9 December 2021
by Lev Ponomarev, human rights defender, member of the Moscow Helsinki Group, head of the civil rights project For Human Rights
THIS MESSAGE (MATERIAL) WAS CREATED AND/OR DISSEMINATED BY A FOREIGN MASS MEDIA OUTLET PERFORMING THE FUNCTIONS OF A FOREIGN AGENT AND (OR) A RUSSIAN LEGAL ENTITY PERFORMING THE FUNCTIONS OF A FOREIGN AGENT
Terribly sorry but I’m talking about torture again.
Let me remind you briefly: in April 2020, after a mass protest by prisoners in Angarsk penal colony No. 15 in Irkutsk Oblast a criminal investigation was launched into widespread unrest and the disruption of the prison’s operations.
The case was investigated with fire and fury. According to our information, over 100 people were subjected to torture and rape.
A criminal investigation into torture and sexual violence was launched thanks to the intervention of the Human Rights Ombudsman, albeit with great difficulty. About 30 prisoners have been officially recognised as victims and a fight is underway for dozens of more victims.
And so, on the eve of the meeting between Putin and the Human Rights Council, at which torture is apparently one of the key topics, the Irkutsk Penitentiary Service gives the good news on its Instagram feed: Colonel Leonid Sagalakov, head of the regional prison service, has been promoted to the rank of Major General. This was done by presidential decree, by Putin.
We, human rights defenders, demanded that he be suspended while the investigation into mass violence at facilities under his control, just as in Saratov with the infamous video with the mop, was being carried out. It is a completely obvious demand as the rape of tens of prisoners was carried out within the parameters of an “investigation” into widespread unrest at facilities under Sagalakov’s control.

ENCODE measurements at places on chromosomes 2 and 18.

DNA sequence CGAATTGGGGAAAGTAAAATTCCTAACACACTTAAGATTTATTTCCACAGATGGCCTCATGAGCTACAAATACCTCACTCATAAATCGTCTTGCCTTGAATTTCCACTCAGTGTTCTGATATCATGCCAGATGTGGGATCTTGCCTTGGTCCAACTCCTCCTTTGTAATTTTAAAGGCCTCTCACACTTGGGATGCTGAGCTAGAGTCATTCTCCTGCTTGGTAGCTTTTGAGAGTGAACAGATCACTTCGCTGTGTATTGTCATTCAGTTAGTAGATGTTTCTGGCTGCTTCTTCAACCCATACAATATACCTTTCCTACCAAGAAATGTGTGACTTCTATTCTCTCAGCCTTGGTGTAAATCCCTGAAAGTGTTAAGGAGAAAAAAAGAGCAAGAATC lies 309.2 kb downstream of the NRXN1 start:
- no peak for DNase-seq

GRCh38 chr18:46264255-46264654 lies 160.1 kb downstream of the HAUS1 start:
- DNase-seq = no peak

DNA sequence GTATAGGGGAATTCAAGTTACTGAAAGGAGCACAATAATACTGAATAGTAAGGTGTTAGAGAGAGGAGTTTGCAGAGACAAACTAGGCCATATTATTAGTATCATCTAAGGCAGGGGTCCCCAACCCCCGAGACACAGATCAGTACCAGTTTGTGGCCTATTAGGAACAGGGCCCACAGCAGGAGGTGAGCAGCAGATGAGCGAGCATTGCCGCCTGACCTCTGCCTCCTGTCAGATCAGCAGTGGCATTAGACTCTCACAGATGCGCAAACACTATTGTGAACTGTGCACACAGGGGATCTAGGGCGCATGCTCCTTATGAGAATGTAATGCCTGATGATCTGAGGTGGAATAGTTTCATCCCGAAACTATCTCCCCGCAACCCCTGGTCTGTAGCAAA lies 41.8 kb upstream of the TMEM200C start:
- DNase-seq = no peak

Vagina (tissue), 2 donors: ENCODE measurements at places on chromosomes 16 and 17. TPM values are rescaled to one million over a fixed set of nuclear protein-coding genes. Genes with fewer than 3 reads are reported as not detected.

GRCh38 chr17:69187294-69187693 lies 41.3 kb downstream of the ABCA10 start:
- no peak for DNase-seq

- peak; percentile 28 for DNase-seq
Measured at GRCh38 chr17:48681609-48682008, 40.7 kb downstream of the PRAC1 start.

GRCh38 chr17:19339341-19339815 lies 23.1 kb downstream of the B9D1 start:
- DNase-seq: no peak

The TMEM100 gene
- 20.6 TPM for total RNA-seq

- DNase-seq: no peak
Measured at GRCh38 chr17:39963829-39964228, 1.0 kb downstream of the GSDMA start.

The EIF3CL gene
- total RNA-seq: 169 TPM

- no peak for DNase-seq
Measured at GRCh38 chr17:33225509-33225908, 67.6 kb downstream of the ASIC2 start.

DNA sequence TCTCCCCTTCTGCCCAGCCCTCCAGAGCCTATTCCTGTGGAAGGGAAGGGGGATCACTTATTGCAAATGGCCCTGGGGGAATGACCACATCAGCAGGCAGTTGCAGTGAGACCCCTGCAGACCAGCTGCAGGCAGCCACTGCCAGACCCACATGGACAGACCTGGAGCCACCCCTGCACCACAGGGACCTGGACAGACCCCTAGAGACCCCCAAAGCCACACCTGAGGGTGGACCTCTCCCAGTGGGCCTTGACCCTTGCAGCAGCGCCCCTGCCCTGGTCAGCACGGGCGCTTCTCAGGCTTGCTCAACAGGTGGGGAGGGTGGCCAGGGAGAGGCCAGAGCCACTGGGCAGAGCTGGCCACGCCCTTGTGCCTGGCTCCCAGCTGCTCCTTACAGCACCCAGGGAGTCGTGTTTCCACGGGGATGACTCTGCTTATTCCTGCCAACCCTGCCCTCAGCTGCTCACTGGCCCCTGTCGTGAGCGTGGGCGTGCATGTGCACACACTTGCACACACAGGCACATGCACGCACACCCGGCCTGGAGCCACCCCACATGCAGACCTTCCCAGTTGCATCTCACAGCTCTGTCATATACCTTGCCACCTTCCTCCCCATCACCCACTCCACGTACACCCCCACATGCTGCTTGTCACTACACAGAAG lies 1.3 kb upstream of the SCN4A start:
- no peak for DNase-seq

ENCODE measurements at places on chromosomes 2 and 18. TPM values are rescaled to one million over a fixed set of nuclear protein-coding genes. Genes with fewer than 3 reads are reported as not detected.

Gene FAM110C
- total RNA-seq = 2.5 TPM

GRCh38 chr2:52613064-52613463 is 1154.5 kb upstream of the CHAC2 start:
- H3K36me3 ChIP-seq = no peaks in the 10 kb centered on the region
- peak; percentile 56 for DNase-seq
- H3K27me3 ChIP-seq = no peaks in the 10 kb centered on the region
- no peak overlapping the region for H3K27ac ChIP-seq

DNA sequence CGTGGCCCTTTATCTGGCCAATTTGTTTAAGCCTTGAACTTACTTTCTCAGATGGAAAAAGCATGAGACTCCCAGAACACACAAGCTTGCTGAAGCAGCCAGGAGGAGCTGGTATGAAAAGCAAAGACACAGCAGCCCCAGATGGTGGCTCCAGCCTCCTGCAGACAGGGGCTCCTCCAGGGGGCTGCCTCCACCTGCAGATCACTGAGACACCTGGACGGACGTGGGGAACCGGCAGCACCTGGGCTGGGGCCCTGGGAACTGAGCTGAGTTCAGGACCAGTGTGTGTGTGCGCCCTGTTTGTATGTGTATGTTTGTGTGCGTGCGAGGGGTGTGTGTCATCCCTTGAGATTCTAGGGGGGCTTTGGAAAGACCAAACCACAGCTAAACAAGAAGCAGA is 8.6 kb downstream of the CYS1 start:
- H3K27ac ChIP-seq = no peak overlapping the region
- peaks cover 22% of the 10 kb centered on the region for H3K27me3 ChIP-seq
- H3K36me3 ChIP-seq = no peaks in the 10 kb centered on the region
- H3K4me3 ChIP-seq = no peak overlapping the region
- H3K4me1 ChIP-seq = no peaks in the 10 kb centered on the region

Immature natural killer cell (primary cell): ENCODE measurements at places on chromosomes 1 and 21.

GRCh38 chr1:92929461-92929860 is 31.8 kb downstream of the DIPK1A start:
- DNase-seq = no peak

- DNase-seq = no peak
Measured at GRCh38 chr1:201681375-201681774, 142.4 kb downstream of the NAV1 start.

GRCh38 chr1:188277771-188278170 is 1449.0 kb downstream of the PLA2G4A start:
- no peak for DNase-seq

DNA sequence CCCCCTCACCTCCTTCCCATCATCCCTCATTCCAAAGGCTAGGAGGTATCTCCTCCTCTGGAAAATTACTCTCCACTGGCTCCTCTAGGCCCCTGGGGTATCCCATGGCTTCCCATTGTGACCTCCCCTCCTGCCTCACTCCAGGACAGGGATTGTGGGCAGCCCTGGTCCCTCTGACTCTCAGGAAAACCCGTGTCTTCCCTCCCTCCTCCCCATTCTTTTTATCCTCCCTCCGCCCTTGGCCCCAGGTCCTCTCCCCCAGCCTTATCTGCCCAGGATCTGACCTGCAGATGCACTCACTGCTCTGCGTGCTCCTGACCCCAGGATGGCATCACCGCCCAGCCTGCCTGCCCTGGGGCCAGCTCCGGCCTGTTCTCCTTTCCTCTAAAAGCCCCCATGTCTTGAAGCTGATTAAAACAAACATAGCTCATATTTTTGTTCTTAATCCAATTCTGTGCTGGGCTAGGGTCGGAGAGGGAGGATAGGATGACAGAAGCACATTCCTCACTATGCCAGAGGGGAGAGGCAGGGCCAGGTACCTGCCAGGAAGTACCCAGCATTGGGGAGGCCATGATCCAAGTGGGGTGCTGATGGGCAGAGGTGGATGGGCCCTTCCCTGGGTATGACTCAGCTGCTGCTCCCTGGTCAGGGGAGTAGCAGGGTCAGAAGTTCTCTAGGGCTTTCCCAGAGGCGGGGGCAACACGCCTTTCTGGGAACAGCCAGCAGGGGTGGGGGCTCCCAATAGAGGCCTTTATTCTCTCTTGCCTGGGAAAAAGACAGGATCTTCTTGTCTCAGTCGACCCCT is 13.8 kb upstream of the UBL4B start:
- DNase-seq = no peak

And he’s now, it would appear, a Major General. What’s next? Give him a medal?
P.S. When responding to Eva Merkacheva Putin assured her that he would closely follow the situation surrounding torture and that the head office of the Investigative Committee was running the criminal cases into the well-known torture cases.
How can he have done this when the case into torture in Irkutsk is being carried out by the Irkutsk Investigative Committee, while repeated requests to hand the case over to the Central Apparatus have come to nothing? Why was Sagalakov promoted by presidential decree and not suspended? There are only two options. Either Putin has once again been misled by the security and law enforcement officials around him because he sees them regularly, if not every day, while he hardly sees human rights defenders and even his advisers (members of the Human Rights Council) on human rights once a year. Or he is well aware of what is going on and he is perfectly happy with it. And Sagalakov has been promoted for good work.
Translated by Matthew Quigley